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“HI! COME this way!”

That’s what it seems to say, the egg-yolk-yellow door in the courtyard of this otherwise well-mannered Cape Codish kind of place, powder gray with white trim.

Not only is the front door loud, it’s tall, 8 feet tall. And when it opens there is homeowner Ken Olsen, who stands 6-feet-8 himself.

“It has to have a specific site condition for it to work,” he says of a home’s design. “So much of it is simple, straightforward architecture,” he says of this one.

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Yep, Ken Olsen is an architect. So is his wife, Susan. (Olsen Associates | Architecture + Planning) The Olsens have lived where the architecture jobs led them. From Fremont to Bainbridge Island to here on the western side of La Conner in a community called Shelter Bay. The Olsens love La Conner’s natural beauty, for years stopping by on trips aboard their boat. Dropping anchor, they have also discovered its deep roots in art and agriculture.

“We’re both really interested in how people live in cities and how people live in communities,” says Susan. “We can’t stop thinking about it.”

“Capturing that feeling of community and how it fits in with the people and the landscape,” says Ken. “Like Madison Park. You walk around there and you know where you are, it’s palpable. That feel you’re part of a neighborhood that’s part of a larger whole.”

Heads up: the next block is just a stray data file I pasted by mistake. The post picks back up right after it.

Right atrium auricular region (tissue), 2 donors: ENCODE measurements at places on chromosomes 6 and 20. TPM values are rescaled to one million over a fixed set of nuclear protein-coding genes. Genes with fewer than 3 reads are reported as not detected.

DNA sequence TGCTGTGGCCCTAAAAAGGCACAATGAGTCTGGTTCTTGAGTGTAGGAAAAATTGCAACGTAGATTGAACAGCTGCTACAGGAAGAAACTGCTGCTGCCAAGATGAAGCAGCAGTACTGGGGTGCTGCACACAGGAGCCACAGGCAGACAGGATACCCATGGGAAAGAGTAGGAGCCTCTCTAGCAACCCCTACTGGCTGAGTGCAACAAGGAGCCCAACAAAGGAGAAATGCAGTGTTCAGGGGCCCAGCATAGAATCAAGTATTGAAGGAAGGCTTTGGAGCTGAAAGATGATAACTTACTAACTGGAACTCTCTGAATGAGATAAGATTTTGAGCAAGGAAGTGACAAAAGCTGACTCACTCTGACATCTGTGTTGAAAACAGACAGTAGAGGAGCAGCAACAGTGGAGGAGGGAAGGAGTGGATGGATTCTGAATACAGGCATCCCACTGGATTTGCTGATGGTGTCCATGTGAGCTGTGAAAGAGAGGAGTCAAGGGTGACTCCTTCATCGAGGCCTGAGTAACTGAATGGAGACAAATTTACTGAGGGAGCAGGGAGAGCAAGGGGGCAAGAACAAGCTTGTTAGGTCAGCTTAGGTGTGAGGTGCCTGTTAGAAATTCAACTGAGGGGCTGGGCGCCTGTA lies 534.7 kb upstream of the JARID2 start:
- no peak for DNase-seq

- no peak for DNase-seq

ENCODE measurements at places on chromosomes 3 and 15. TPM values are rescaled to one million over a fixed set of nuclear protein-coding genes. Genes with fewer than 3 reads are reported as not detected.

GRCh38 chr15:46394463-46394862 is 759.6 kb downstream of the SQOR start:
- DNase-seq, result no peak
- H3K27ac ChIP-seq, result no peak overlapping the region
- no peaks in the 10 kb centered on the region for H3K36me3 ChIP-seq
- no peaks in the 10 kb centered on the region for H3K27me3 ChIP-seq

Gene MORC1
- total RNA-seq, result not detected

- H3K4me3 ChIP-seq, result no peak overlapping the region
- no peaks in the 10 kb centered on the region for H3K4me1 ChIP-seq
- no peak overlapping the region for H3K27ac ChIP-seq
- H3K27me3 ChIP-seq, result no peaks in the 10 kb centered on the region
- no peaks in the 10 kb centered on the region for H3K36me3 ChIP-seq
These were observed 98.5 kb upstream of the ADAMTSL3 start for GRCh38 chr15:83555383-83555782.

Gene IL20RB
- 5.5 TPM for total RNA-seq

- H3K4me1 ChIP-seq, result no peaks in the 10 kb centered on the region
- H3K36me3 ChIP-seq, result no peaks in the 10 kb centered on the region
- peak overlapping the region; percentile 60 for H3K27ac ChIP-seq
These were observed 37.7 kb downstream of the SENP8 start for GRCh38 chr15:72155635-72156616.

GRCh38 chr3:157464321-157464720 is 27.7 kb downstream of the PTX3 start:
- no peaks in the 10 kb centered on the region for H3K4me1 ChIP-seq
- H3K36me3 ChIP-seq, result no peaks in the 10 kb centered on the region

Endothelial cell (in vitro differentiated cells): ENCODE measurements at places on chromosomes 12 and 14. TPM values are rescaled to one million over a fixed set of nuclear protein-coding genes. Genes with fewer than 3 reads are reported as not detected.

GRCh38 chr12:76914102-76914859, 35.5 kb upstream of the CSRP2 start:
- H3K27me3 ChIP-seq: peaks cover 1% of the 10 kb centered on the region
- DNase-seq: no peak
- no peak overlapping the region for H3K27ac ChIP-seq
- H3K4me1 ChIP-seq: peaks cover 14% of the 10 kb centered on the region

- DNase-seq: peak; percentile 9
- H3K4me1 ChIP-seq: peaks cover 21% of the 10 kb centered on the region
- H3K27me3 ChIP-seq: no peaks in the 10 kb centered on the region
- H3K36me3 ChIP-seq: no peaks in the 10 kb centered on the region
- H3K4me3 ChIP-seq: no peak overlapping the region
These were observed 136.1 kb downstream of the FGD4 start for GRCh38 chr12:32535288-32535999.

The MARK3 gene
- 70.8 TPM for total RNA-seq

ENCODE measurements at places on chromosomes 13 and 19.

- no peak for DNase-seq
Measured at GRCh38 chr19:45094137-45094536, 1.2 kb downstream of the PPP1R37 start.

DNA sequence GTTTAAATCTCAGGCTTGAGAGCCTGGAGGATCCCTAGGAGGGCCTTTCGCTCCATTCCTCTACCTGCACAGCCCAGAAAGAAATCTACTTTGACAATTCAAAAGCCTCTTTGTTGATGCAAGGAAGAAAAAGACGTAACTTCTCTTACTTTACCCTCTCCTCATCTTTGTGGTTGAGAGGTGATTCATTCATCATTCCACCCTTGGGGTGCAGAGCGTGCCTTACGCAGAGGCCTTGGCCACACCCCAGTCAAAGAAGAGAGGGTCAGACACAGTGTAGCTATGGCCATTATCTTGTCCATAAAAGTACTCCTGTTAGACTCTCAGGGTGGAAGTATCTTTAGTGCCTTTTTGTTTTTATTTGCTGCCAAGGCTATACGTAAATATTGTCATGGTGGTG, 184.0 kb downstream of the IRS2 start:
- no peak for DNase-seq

That’s how the conversation goes in this house of architects. However did they settle on a place for themselves?

“We were at lunch one day at Piatti’s in U Village,” Susan says. “They had white paper for tablecloths with crayons, and we started drawing the house.”

“We still have that tablecloth,” says Ken.

“We were piling it on, everything we wanted, like most people do,” Susan says. “Then we went back to it. We had to make choices.”

And then Ken reveals the real secret: “We took turns being the client.”

It worked.

The Olsens created for themselves a contemporary-Danish-Cape Cod, three styles of design they admire (2,200 square feet, two bedrooms, two baths). The home, built by Steve Swigert in La Conner, sits by the bay, the Olsens’ boat out back bobbing to the tide. Because homes here are close together, the roof is gently sloped in consideration of the views of others. Allowable height is 15 feet, so the Olsens dug down to open rooms to the roof as much as possible. Each room has a relationship with either the water out back or the courtyard out front.

Cost was a consideration, too. The Olsens brought their project in at less than $150 per square foot with a simple structure based on a box. Rooms are “same box, different use,” Ken says. (The kitchen-dining room, for instance, is the living-room box turned sideways.) Windows (trimless) are Pella. Cabinets are maple (Canyon Creek in Monroe). The kitchen counters are black pebbled laminate. Floors are concrete. The studio hallway is lined with built-in bookshelves. Shutters at the windows are a nod to the couple’s East Coast roots. The furniture? “Thank God for Ikea,” says Susan.

Even the outdoors got the architects’ critical eye(s). “We made a conscious decision to use fine pea gravel because it sounds good and it slows you down. It’s like a beach.”

“This level of detail is vital,” says Susan.

Their conversation continues.

Rebecca Teagarden writes about architecture and design for Pacific NW magazine. Benjamin Benschneider is a magazine staff photographer.

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